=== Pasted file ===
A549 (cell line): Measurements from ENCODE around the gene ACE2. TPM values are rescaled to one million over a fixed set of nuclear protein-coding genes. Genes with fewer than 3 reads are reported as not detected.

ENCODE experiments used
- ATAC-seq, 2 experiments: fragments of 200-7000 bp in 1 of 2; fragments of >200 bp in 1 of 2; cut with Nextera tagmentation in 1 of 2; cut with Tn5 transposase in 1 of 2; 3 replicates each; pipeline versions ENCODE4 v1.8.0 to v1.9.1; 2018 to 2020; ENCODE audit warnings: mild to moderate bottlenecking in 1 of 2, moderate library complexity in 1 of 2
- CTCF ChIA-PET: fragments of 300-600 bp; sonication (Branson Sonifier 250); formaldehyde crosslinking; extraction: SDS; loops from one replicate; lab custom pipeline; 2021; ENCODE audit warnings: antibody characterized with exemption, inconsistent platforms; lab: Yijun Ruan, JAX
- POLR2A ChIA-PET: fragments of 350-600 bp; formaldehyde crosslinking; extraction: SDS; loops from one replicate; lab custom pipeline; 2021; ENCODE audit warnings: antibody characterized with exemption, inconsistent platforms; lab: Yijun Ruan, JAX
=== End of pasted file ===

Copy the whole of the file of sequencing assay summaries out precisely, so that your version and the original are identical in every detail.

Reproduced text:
A549 (cell line): Measurements from ENCODE around the gene ACE2. TPM values are rescaled to one million over a fixed set of nuclear protein-coding genes. Genes with fewer than 3 reads are reported as not detected.

ENCODE experiments used
- ATAC-seq, 2 experiments: fragments of 200-7000 bp in 1 of 2; fragments of >200 bp in 1 of 2; cut with Nextera tagmentation in 1 of 2; cut with Tn5 transposase in 1 of 2; 3 replicates each; pipeline versions ENCODE4 v1.8.0 to v1.9.1; 2018 to 2020; ENCODE audit warnings: mild to moderate bottlenecking in 1 of 2, moderate library complexity in 1 of 2
- CTCF ChIA-PET: fragments of 300-600 bp; sonication (Branson Sonifier 250); formaldehyde crosslinking; extraction: SDS; loops from one replicate; lab custom pipeline; 2021; ENCODE audit warnings: antibody characterized with exemption, inconsistent platforms; lab: Yijun Ruan, JAX
- POLR2A ChIA-PET: fragments of 350-600 bp; formaldehyde crosslinking; extraction: SDS; loops from one replicate; lab custom pipeline; 2021; ENCODE audit warnings: antibody characterized with exemption, inconsistent platforms; lab: Yijun Ruan, JAX